Monday, September 2, 2013

First Stop, Exeter

Having changed countless trains in Exeter, we decided this trip that we would get off the train and stay overnight to get a feel of this city on the River Exe. The most westerly Roman outpost in the British Isles, it still retains much of its city wall. Refounded by Alfred the Great, it had become one of the largest towns in England by the time of the Norman Conquest. It retained its importance in part due to the expansion of the wool trade in the Tudor period.

Without a doubt, Exeter's pride and joy is its Cathedral, begun in 1112 and remodelled between around 1270 and 1350.

A fine example of the decorated Gothic style, it has the longest unbroken Medieval vaulted ceiling in the world! The vaulting gives the impression of a row of trees, with their branches reaching upward.

On the wall beneath this astronomical clock is a small wooden door with a round hole at the bottom (sorry, didn't get a photo of this as I didn't learn of the story until later). Between 1598 and 1621 this hole was cut to let the Bishop's cat inside. The ropes of the clock mechanism were greased with fat and this attracted mice and rats. It was the cat's job to keep the ropes from being chewed. The mice running up and down the mechanism of this clock is thought to be where the familiar nursery rhyme comes from... Hickory dickory dock, the mouse ran up the clock, the clock struck twelve, the mouse ran down, hickory dickory dock.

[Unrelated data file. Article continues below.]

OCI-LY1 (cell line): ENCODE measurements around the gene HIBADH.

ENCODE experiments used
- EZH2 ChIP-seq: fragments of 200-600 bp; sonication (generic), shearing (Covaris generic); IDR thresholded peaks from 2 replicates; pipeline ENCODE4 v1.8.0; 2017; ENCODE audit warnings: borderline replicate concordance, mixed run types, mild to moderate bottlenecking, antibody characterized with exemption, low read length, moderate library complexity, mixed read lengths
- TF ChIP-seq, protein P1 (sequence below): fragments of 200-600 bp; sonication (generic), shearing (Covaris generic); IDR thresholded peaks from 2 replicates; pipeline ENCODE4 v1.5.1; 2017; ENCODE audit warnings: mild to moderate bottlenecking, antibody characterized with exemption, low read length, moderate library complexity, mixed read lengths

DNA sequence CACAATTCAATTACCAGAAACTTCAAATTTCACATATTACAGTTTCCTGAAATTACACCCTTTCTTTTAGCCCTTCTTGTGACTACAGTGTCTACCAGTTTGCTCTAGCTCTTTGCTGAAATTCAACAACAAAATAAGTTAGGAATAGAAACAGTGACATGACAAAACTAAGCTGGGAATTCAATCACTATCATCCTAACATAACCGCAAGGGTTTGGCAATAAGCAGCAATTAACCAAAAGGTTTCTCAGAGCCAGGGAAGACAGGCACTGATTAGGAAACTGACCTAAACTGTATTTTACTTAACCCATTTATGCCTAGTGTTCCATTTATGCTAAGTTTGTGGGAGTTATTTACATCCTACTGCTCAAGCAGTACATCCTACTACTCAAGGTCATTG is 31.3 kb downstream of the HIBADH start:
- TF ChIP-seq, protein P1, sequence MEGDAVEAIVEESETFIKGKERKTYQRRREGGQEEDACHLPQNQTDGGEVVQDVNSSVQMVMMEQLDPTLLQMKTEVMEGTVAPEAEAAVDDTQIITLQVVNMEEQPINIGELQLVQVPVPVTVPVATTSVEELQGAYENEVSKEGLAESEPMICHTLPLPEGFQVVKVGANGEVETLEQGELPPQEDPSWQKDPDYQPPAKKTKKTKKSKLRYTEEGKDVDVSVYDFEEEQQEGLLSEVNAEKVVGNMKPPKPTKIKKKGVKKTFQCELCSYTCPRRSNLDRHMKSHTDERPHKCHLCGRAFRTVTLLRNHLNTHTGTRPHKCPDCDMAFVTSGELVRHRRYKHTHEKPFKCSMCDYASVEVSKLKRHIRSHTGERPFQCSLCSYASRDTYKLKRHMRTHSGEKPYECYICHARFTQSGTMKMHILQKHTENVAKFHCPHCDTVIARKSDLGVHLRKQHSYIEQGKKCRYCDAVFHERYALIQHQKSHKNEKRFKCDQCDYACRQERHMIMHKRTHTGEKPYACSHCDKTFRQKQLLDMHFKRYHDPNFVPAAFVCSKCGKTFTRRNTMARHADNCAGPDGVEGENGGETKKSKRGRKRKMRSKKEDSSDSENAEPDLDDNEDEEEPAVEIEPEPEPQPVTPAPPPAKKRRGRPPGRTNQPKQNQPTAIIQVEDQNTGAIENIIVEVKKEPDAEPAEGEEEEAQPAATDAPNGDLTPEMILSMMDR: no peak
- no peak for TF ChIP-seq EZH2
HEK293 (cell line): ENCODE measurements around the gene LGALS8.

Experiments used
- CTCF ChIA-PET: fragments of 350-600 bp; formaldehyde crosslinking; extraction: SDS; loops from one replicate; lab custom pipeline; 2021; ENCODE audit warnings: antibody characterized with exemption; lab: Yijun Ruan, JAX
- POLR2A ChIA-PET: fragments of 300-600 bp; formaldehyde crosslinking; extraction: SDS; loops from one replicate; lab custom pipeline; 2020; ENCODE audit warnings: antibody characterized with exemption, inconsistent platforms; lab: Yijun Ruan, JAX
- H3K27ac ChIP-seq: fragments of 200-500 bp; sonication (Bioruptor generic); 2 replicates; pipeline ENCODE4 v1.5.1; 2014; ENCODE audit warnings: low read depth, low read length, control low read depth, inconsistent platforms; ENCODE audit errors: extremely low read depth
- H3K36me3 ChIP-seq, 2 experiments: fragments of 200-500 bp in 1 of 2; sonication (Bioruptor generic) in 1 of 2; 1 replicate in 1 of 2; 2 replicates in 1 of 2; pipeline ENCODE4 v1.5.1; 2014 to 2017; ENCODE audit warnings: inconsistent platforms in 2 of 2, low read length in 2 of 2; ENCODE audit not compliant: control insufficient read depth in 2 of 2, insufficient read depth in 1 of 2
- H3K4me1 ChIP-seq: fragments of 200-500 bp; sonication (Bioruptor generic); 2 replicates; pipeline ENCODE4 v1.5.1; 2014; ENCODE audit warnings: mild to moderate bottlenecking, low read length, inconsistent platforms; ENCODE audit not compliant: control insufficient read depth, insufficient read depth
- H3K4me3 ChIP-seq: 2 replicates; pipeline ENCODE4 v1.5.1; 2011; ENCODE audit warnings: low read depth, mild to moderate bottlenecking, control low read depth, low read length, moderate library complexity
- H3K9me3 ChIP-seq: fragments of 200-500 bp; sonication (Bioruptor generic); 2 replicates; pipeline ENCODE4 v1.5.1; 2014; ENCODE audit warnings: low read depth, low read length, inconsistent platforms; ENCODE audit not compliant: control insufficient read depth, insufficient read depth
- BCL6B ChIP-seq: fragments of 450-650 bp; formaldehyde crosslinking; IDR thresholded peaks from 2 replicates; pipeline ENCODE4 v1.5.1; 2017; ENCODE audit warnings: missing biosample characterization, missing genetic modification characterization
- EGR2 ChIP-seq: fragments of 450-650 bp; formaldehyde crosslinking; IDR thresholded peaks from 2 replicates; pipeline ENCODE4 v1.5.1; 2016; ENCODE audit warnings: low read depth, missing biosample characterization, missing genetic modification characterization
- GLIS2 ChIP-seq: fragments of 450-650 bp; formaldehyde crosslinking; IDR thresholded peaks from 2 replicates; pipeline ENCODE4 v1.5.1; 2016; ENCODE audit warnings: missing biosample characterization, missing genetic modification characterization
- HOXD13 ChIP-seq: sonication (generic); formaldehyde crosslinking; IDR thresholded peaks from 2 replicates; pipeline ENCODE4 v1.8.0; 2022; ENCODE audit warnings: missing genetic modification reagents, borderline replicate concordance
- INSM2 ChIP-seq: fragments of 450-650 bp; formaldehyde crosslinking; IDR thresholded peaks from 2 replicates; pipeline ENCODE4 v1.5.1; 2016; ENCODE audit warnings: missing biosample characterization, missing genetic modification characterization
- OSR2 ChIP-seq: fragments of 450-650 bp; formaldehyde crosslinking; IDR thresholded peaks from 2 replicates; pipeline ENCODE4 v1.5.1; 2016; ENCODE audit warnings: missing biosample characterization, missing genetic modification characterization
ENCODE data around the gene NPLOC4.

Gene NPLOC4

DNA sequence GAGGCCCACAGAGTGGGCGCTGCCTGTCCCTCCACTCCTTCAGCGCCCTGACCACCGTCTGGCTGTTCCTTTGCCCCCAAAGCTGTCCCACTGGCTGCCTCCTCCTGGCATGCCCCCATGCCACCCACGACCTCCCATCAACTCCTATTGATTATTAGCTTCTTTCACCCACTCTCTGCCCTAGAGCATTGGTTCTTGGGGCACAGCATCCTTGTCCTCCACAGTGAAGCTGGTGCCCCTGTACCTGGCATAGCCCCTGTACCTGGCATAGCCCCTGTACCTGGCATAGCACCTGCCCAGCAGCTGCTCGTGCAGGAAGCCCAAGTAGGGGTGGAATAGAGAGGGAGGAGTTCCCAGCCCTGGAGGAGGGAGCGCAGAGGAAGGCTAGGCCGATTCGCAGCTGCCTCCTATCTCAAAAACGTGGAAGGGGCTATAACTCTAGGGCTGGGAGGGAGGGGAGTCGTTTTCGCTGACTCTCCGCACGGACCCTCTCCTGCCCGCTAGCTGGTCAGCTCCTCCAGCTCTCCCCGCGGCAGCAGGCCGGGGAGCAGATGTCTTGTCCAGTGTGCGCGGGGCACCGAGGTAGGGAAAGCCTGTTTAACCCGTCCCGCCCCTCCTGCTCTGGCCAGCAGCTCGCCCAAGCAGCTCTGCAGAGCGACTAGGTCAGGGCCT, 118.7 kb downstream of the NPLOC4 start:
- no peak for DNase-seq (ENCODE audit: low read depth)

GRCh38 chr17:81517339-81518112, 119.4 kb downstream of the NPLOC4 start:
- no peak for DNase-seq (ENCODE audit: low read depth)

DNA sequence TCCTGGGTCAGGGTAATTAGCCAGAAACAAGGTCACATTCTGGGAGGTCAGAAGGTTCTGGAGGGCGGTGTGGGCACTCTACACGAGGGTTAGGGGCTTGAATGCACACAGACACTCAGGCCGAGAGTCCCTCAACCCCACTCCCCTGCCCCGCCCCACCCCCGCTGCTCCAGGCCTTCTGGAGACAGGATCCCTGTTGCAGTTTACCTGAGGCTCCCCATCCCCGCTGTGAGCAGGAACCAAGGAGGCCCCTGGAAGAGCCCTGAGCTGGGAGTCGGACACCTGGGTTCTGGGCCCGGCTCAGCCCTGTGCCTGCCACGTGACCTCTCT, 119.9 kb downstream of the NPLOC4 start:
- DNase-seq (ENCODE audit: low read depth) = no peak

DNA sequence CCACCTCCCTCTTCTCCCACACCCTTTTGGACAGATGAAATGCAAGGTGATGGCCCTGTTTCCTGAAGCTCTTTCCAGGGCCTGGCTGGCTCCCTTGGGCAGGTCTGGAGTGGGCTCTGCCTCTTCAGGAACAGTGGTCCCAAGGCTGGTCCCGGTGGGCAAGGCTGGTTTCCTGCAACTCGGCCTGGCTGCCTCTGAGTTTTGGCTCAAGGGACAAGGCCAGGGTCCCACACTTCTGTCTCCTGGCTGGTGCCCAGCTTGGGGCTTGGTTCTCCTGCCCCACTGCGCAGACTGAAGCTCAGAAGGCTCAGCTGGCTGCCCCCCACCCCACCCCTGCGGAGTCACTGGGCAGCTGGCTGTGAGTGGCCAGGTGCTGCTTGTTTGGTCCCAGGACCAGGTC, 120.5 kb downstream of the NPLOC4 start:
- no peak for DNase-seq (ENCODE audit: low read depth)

The Rougemont Castle, inside the Rougemont Gardens, has only the gatehouse left of what was once a fortress erected by William the Conqueror in 1068.

The gatehouse is the oldest standing castle in Britian.

The plaque commemorates what are said to be the last people to be executed for witchcraft in England. The women were tried at the castle, hanged in nearby Heavitree, and were from Bideford.

And Bideford is the next stop on our travels...

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